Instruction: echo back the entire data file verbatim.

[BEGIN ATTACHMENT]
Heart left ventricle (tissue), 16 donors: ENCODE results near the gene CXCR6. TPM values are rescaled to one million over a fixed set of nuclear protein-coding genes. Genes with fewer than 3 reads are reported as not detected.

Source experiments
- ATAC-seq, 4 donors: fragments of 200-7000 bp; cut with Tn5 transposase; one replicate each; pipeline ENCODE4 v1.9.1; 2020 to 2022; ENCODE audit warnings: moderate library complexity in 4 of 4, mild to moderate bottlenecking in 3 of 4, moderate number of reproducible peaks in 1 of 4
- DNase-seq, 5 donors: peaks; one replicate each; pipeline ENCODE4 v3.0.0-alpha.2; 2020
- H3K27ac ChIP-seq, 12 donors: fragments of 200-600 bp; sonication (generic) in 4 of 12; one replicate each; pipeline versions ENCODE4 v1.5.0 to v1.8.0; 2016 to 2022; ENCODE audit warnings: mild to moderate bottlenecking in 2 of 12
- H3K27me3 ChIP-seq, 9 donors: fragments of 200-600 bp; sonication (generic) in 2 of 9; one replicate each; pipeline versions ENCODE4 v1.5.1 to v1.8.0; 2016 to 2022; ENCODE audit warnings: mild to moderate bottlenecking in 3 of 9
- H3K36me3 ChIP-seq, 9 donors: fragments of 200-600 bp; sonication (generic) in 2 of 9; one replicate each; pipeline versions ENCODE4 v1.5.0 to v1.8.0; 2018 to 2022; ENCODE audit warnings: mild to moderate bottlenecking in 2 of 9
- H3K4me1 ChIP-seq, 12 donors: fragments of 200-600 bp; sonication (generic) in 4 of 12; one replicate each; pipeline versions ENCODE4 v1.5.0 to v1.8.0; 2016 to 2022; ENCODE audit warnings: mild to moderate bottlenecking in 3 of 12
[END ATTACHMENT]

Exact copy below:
Heart left ventricle (tissue), 16 donors: ENCODE results near the gene CXCR6. TPM values are rescaled to one million over a fixed set of nuclear protein-coding genes. Genes with fewer than 3 reads are reported as not detected.

Source experiments
- ATAC-seq, 4 donors: fragments of 200-7000 bp; cut with Tn5 transposase; one replicate each; pipeline ENCODE4 v1.9.1; 2020 to 2022; ENCODE audit warnings: moderate library complexity in 4 of 4, mild to moderate bottlenecking in 3 of 4, moderate number of reproducible peaks in 1 of 4
- DNase-seq, 5 donors: peaks; one replicate each; pipeline ENCODE4 v3.0.0-alpha.2; 2020
- H3K27ac ChIP-seq, 12 donors: fragments of 200-600 bp; sonication (generic) in 4 of 12; one replicate each; pipeline versions ENCODE4 v1.5.0 to v1.8.0; 2016 to 2022; ENCODE audit warnings: mild to moderate bottlenecking in 2 of 12
- H3K27me3 ChIP-seq, 9 donors: fragments of 200-600 bp; sonication (generic) in 2 of 9; one replicate each; pipeline versions ENCODE4 v1.5.1 to v1.8.0; 2016 to 2022; ENCODE audit warnings: mild to moderate bottlenecking in 3 of 9
- H3K36me3 ChIP-seq, 9 donors: fragments of 200-600 bp; sonication (generic) in 2 of 9; one replicate each; pipeline versions ENCODE4 v1.5.0 to v1.8.0; 2018 to 2022; ENCODE audit warnings: mild to moderate bottlenecking in 2 of 9
- H3K4me1 ChIP-seq, 12 donors: fragments of 200-600 bp; sonication (generic) in 4 of 12; one replicate each; pipeline versions ENCODE4 v1.5.0 to v1.8.0; 2016 to 2022; ENCODE audit warnings: mild to moderate bottlenecking in 3 of 12